BACKGROUND OF THE INVENTION

The present invention relates to the dyeing of mixtures of polyester fibers with cellulosic fibers.

Mixtures of the foregoing fibers, as is woven or knitted textile fabrics, have their polyester fibers easily dyed on a continuous basis with disperse dyes, but this process suffers from a severe shortcoming: the goods dyed by this method show, especially if deep shades are to be dyed, a grey haze or frosted appearance developed on the dyed product. Such haze or frosted appearance makes the dyed product seem ligher in hue and can also detract from its attractiveness. This grey haze is also not eliminated by the subsequent dyeing of the cellulosic constituent of the goods.

It has been generally necessary to singe the hazy or frosty dyed products to remove the numerous fine fiber ends, in order to overcome the foregoing difficulty, but such singeing is an extra treatment step and it reduces the pleasant fluffy handle desired in such textiles.

Among the objects of the present invention is the provision of a simple dyeing technique that suppresses the above-described development of a hazy and frosty appearance, as well as the provisions of novel dye liquors and additives in that connection.

The foregoing as well as additional objects of the present invention will be more fully understood from the following description of several of its exemplifications.

SUMMARY OF THE INVENTION

According to the present invention the above-described development of a hazy or frosty appearance in the disperse dyeing of polyester fibers when mixed with cellulosic fibers, by applying the disperse dye from a bath containing about 0.2 to about 5 grams per liter of a normally liquid copolymer of

(a) one mol acrylamide, alpha- or beta-methyl acrylamide, maleamic acid or fumaramic acid, with

(b) from about 0.01 to about 5 mols of ##STR1## where R is II, NH4, Na, K, HOCH2 --CH2 -- or ##STR2## R1 is alkyl with up to 20 carbons, alkenyl with from 3 to 20 carbons, phenyl, naphthyl, alkylphenyl with up to 12 alkyl carbons, alkanoyl or alkenoyl with 4 to 20 carbons; and

m plus n are whole numbers totalling between 1 and about 30, and

(c) from zero to ten mols of ##STR3## where R2 and R3 are both H or one of them is H and the other methyl, or R3 is H and R2 is carboxyl or alkoxycarbonyl having up to 10 alkoxy carbons, or R2 is H and R3 is --CH2 COOH or alkoxycarbonylmethyl having up to 10 alkoxy carbons, and any of these R3 alkoxycarbonyls can be substituted by hydroxy, alkoxy with up to 10 carbons, or mono- or di-alkyl amino having up to 4 carbons; and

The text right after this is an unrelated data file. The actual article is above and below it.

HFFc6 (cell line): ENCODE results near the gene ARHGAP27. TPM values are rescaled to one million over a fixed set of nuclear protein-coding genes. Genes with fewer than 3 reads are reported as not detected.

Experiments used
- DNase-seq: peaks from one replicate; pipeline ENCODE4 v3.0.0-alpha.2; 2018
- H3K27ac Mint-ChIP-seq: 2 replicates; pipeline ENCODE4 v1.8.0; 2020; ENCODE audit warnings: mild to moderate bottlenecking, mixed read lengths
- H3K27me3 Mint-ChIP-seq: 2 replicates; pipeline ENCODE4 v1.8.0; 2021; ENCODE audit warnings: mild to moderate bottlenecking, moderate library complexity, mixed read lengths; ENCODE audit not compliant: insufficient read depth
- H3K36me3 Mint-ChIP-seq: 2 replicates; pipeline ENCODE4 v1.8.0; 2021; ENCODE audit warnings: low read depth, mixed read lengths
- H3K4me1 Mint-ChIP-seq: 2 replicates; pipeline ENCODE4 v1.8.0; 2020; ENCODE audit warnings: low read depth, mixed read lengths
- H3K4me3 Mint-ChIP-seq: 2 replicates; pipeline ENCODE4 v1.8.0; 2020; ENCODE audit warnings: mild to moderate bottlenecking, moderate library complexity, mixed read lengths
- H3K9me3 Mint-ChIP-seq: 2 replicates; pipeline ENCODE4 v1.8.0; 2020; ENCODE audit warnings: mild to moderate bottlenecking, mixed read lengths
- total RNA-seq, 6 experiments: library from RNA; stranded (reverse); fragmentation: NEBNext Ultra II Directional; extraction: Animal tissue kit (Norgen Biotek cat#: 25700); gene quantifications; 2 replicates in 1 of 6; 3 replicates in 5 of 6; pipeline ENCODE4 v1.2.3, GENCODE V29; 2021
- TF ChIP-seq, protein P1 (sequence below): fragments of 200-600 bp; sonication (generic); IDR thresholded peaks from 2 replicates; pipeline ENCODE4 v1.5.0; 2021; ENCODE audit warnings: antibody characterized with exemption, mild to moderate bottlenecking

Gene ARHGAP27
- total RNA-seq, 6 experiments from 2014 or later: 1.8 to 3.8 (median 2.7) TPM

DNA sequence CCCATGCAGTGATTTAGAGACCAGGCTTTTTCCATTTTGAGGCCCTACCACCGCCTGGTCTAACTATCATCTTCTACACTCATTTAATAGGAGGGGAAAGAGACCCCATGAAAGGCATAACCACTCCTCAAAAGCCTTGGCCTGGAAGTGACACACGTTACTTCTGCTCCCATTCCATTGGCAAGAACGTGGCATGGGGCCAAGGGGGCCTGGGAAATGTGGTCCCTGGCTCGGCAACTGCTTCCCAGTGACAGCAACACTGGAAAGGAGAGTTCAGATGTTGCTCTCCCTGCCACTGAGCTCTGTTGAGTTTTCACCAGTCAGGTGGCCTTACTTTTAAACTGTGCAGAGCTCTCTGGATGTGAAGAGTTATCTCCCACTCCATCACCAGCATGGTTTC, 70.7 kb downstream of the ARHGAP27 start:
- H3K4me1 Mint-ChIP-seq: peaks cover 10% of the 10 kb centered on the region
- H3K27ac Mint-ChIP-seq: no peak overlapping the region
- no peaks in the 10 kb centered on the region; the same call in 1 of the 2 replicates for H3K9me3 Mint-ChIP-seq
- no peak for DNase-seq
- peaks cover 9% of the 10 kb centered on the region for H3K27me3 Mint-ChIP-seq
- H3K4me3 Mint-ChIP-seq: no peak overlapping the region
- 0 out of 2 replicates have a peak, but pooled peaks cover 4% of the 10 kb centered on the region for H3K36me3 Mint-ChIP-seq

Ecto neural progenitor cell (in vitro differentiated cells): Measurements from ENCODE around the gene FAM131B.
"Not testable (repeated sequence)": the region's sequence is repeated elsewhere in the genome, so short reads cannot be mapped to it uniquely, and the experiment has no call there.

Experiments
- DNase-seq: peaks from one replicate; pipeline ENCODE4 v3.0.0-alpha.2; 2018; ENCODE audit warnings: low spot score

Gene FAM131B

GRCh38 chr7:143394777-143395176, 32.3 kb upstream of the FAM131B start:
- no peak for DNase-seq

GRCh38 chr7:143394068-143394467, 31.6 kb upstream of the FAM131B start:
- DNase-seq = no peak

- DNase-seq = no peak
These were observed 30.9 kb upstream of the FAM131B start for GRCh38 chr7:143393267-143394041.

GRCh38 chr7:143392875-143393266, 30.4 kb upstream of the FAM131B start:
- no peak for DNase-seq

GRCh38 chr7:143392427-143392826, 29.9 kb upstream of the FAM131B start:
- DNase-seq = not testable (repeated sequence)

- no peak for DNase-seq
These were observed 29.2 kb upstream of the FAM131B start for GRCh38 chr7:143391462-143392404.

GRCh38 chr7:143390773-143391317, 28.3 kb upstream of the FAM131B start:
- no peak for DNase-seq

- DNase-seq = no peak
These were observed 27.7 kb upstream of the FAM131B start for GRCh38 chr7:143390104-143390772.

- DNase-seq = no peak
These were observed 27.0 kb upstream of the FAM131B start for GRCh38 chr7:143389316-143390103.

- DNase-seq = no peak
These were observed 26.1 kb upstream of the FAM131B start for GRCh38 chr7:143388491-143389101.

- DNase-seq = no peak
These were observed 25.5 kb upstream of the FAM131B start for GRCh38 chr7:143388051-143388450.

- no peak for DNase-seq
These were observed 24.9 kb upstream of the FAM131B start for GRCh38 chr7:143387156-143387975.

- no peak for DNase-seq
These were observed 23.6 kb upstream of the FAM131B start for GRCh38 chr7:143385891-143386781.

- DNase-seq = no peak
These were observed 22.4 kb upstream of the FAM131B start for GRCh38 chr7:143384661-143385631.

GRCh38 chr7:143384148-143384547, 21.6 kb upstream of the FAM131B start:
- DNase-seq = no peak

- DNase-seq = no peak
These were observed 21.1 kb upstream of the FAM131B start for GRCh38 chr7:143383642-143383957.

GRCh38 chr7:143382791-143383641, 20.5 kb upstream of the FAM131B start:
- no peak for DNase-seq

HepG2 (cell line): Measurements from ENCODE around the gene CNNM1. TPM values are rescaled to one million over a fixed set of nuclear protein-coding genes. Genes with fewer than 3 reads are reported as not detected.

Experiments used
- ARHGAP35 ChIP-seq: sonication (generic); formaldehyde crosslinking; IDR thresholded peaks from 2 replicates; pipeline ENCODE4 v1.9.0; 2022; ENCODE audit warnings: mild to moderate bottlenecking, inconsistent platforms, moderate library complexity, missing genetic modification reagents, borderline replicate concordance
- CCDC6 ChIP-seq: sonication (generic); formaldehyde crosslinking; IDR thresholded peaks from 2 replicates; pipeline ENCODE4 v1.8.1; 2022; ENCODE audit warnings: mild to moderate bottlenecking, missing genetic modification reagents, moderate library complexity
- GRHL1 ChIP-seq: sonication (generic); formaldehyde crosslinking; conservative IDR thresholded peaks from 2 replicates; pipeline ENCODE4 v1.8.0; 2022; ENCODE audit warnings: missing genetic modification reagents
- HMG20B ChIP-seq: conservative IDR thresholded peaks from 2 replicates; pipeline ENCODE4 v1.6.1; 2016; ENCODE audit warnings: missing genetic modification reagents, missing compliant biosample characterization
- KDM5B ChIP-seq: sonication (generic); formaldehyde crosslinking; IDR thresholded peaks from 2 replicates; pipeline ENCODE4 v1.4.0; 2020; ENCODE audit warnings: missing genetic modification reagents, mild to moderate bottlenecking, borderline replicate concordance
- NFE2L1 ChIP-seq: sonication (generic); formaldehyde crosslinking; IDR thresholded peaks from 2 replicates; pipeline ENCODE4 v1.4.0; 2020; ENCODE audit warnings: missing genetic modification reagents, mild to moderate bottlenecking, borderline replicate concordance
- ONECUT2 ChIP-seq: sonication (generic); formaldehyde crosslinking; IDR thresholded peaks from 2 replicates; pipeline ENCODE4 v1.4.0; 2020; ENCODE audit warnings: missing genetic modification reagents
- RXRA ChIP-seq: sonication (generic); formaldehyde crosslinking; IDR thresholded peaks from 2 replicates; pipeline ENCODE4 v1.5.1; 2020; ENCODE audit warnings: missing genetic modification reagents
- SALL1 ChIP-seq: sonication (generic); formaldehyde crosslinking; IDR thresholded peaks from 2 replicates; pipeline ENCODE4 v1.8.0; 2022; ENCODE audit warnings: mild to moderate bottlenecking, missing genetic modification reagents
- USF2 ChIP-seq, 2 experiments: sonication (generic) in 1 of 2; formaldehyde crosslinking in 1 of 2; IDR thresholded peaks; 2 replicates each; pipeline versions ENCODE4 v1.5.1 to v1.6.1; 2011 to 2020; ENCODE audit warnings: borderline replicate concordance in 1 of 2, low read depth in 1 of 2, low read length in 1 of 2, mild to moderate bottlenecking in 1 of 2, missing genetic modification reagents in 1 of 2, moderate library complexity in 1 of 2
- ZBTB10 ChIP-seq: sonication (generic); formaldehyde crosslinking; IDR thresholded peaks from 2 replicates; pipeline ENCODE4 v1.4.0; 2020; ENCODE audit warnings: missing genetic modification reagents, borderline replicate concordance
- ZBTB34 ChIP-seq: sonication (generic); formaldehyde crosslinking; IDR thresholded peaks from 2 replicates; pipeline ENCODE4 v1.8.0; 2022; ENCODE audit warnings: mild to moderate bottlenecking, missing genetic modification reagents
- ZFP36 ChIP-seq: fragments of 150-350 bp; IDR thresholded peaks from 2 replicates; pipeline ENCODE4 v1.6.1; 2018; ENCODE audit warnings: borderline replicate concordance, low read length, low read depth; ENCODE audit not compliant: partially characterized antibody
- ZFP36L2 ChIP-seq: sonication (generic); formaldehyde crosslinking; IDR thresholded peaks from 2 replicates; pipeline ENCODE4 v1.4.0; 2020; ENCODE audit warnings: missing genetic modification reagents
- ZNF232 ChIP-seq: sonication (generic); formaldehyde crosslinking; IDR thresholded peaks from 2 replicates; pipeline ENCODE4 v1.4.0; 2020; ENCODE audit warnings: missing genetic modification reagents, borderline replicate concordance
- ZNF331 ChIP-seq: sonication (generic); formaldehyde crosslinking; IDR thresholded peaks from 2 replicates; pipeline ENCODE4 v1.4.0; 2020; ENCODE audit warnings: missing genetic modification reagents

R4 is cyano, carboxyl, --SO3 H, sulfo-alkyl having up to 6 carbons, alkanoyloxy with up to 6 carbons, alkanoylamino with up to 7 carbons that can form a pyrrolidone, piperidone, caprolactam ring with the amino, alkoxycarbonyl with up to 10 alkoxy carbons and in which the alkyl of the alkoxy can be further substituted with hydroxy, up to C4 alkoxy, amino, mono- or di-alkyl amino having up to 4 carbons or ##STR4## R5 being alkyl with up to 20 carbons, alkenyl with from 3 to 20 carbons, phenyl, naphtyl, alkylphenyl with up to 12 alkyl carbons, or alkanoyl or alkenoyl with 4 to 20 carbons and

m and n are whole numbers totalling between 1 and about 30

the copolymer being miscible with water in all proportions at about 10 C., and in a 4% by weight solution in water giving a viscosity of between about 500 and about 20,000 centipoise, preferably of between about 800 and about 20,000 centipoise, at 25 C.

DETAILED DESCRIPTION OF THE INVENTION

The hazy or frosty appearance is most troublesome when the mixture of polyester and cellulosic fibers contains about 20 to about 80% by weight cellulosic fibers. While any cellulosic fiber such as natural or mercerized cottons, cellulose acetates and regenerated cellulose give the foregoing problem, viscose rayon is the greatest offender. The undesired appearance is also developed when a minor amount of other fibers is included in the foregoing polyester-cellulosic fiber mixtures.

Depending on the desired color density of the polyester fibers the disperse dye bath can contain 1 to about 100 grams of disperse dye per liter. More than one disperse dye can be used in such a bath, and mixtures of such dyes are usually required to produce the deepest shades.

Any disperse dye for polyester fibers can be used pursuant to the present invention. Thus anthraquinone, azo methine and quinophthalone dyes are typically of those with which the present invention works well. Preferred are anthraquinone and azo dyes free of water-solubilizing groups, and examples of such preferred dyes include

______________________________________Monoazo dye     C.I.*    Disperse Blue 79Monoazo dye     C.I.     Disperse Red 166Disazo dye      C.I.     Disperse Orange 13Monoazo dye     C.I.     Disperse Brown 5Azo dye         C.I.     Disperse Yellow 5Anthraquinone dye           C.I.     Disperse Blue 60Disazo dye      C.I.     Disperse Yellow 68______________________________________ *Colour Index

Methine dyes C.I. Disperse Yellows 31, 49, 61, 73 and 99, as well as quinophthalone dyes C.I. Disperse Yellows 54, 64 and 67 are also suitable.

In accordance with current practice baths of disperse dyes have the dyes reduced to particles of micron size, that is up to about 5 microns in greatest dimension, dispersed in water with the help of a dispersing or wetting agent and if desired the baths also contain defoaming agents to reduce foaming. Examples of suitable dispersing or wetting agents include water-soluble salts of long-chain alkanesulfonic acids, condensation products of phenols (e.g. 2,4-xylenol or alphanaphthol) with formaldehyde and sodium sulfite, and ethoxylated and/or propoxylated phenols, long-chained alkanols, alkanecarboxylic acid or long chain alkylamines.